High occurrence of retrotransposons is a common feature of the W chromosome in Lepidoptera, although the number of species with available data is still limited7,9,12. In this study, we identified 10 putative W-enriched repeats of P. rhomboidaria, most of them being classified as LINE or LTR retrotransposons. Their identification was done by comparative analysis with the RepeatExplorer software, a novel approach for Lepidoptera as it only has been used for mapping satellite sequences in Crambidae10, and for the identification and characterization of W-enriched repetitive sequences in Diatraea saccharalis (Crambidae)50.

All these findings suggest that transposable elements are the main repeats with a tendency to colonize the W chromosomes of Lepidoptera and play the major role in their diversification. This phenomenon has already been observed in heterogametic sex chromosomes of many other organisms51,52,53. It seems that immediately after recombination around the sex-determining region is stopped, an accumulation of TEs follows54,55. This is one of the first events which may lead to the diversification of sex chromosomes (as seen e.g. in Ty3/Gypsy elements in papaya56), and even temporarily increase the size of the heterogametic chromosome at the early stage of differentiation57. The presence of TEs in the sex-determining region may also facilitate translocation of the sex-determining factor either via transposition or via ectopic recombination, potentially leading to the rise of a new sex chromosome pair58,59, or influence the expression of neighbouring genes. For instance, TE-induced methylation of a transcription factor realizes sex determination in melon60. Further, it is known that abundance of TEs is linked to the formation of heterochromatin, which may lead to the silencing of the whole chromosome (such as LINE in mammalian X chromosome inactivation28).

The expansion of TEs on the non-recombining sex chromosomes such as Y and W probably reflects the strongly reduced efficiency of natural selection on these chromosomes61,62. This is especially true for the W chromosomes of Lepidoptera, since meiotic recombination is completely absent in females63,64,65. Therefore, the abundant occurrence of TEs on the W chromosome in Lepidoptera is not surprising.

Moreover, the colonization of the W chromosomes of Lepidoptera by a particular type of retrotransposon is probably a rapid process with a random outcome, occurring independently even in closely related taxa10. However, it seems that at least for some retrotransposons, the W chromosome becomes the final destination, as they often genetically erode. This happens mainly through their recurrent uncoordinated insertions into already existing elements, which may destroy their functional domains. This, of course, also complicates their annotation.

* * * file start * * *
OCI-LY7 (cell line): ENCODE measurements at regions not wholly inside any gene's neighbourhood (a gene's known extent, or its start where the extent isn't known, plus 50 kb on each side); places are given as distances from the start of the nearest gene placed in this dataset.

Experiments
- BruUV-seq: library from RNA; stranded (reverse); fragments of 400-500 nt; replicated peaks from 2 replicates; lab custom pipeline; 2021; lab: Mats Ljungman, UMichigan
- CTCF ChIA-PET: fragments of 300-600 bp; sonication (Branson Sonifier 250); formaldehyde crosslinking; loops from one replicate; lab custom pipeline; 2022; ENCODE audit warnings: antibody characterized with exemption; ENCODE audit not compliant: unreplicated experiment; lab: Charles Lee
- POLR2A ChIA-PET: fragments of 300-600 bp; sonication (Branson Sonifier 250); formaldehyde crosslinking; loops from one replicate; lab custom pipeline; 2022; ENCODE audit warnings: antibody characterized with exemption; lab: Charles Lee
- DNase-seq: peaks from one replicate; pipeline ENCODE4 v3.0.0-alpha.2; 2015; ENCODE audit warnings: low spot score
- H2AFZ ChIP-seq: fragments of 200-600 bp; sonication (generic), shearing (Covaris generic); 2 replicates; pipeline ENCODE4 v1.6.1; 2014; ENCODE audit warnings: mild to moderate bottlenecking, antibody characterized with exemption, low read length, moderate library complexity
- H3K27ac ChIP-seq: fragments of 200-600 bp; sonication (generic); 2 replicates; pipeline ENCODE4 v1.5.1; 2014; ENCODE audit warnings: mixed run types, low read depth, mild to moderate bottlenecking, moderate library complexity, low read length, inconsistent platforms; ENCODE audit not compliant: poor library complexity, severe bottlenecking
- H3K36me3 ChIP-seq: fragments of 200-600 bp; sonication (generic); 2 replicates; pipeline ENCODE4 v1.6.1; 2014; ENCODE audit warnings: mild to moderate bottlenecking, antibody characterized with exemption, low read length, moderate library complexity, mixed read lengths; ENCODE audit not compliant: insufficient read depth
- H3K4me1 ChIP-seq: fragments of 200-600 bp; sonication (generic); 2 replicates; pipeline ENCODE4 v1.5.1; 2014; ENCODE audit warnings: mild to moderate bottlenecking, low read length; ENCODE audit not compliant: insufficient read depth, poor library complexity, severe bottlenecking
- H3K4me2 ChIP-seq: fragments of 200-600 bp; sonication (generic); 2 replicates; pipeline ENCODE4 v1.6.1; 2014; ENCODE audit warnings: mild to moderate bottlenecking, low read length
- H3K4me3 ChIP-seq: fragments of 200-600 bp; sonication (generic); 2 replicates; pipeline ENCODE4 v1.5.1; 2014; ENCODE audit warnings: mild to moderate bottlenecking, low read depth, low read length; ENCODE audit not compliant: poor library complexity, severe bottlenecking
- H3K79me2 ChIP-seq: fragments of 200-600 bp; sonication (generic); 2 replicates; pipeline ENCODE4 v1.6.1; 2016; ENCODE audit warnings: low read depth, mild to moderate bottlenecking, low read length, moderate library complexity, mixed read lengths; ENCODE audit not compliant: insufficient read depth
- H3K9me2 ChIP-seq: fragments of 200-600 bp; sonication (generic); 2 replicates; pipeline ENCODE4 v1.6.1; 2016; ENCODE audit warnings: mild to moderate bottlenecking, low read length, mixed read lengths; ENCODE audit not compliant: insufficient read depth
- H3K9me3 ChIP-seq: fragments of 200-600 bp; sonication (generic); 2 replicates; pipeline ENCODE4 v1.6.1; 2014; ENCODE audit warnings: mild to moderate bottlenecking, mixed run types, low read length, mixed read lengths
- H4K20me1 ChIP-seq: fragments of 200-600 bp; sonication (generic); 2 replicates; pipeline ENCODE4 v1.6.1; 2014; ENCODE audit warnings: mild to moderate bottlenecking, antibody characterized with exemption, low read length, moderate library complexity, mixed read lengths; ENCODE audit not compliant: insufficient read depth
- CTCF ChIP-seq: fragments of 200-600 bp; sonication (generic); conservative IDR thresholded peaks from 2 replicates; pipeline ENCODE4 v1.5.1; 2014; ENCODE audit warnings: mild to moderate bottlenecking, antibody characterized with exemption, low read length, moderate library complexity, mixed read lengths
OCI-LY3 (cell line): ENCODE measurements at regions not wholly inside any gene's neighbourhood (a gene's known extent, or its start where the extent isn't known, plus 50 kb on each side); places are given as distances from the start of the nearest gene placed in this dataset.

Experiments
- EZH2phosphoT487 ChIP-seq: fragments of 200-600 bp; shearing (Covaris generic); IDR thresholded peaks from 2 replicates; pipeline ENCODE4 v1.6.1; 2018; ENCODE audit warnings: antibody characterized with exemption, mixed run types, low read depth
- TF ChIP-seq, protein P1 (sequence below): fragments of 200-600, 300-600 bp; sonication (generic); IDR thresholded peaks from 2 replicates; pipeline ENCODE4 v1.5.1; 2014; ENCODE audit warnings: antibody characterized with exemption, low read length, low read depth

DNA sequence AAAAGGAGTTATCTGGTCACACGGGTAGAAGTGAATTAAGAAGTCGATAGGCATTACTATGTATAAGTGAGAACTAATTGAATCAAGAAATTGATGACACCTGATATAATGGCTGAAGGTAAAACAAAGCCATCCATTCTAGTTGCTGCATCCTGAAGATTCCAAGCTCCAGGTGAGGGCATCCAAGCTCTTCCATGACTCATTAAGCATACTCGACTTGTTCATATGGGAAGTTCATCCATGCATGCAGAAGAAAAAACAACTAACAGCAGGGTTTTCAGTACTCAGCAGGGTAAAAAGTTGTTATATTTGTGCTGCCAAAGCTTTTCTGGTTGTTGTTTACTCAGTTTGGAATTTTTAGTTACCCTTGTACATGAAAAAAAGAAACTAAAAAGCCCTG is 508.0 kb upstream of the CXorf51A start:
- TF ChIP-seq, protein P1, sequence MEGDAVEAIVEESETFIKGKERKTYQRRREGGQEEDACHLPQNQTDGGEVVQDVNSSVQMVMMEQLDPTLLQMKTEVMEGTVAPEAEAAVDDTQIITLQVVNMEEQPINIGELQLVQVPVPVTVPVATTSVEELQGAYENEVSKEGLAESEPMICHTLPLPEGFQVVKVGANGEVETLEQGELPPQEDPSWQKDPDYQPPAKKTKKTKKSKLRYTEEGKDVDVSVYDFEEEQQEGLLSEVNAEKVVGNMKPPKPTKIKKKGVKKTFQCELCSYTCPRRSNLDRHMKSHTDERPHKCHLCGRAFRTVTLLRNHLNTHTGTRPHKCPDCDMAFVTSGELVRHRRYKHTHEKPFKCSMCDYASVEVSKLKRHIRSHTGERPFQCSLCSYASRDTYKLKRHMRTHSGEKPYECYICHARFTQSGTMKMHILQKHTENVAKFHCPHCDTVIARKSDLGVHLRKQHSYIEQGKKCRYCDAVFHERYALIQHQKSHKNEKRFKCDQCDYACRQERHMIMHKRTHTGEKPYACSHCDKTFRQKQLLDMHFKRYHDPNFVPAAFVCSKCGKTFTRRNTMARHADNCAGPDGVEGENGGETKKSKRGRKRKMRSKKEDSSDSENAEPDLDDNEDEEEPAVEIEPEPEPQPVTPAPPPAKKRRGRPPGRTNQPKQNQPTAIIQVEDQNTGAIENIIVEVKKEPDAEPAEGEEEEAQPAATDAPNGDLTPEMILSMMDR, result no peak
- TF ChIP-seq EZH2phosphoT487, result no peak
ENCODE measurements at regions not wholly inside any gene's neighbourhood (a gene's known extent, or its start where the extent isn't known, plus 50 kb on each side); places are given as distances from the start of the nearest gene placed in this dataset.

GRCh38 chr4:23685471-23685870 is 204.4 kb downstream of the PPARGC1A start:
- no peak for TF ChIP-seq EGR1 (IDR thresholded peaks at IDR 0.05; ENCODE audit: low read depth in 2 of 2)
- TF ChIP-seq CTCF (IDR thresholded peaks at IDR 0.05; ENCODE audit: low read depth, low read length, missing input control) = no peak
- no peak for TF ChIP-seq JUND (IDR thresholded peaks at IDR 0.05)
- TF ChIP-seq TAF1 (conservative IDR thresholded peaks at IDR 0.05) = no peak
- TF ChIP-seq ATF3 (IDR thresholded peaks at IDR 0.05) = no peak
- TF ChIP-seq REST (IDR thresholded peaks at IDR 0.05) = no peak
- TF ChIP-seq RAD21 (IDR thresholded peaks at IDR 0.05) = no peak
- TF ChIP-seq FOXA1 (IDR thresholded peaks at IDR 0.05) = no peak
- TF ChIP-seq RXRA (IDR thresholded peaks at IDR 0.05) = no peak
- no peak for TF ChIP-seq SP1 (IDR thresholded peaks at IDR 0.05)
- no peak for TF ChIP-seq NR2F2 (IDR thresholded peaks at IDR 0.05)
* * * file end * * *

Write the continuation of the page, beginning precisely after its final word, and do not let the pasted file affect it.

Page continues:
PRW LINE-like element is a possible example of such an event. The complexity of the graph of the cluster 32 analysis with RepeatExplorer suggests a derived type of repeat with ambiguous annotation, as it contains two RT domains from different LINE elements and one DNA transposon Transib domain. Indeed, it is possible that there were originally several types of transposable elements that were repeatedly inserted into each other during their accumulation in the W chromosome (as in B. mori66), and this new ‘patchwork’ sequence could potentially amplify independently as a novel repeat (as suggested in legumes67).

Regarding the PRW LINE-like relative copy number differences between males and females, the RepeatExplorer analysis showed lower female enrichment than the coverage analysis in Geneious. These discrepancies are most likely due to the fact that RepeatExplorer analysed the entire cluster generated in silico, while only the cloned fragment (annotated as LINE CR1 by RepeatMasker) was used for Geneious read mapping. Since the RepeatExplorer graph may actually compile more types of monomers, it is possible that some of them are not accumulated on the W chromosome.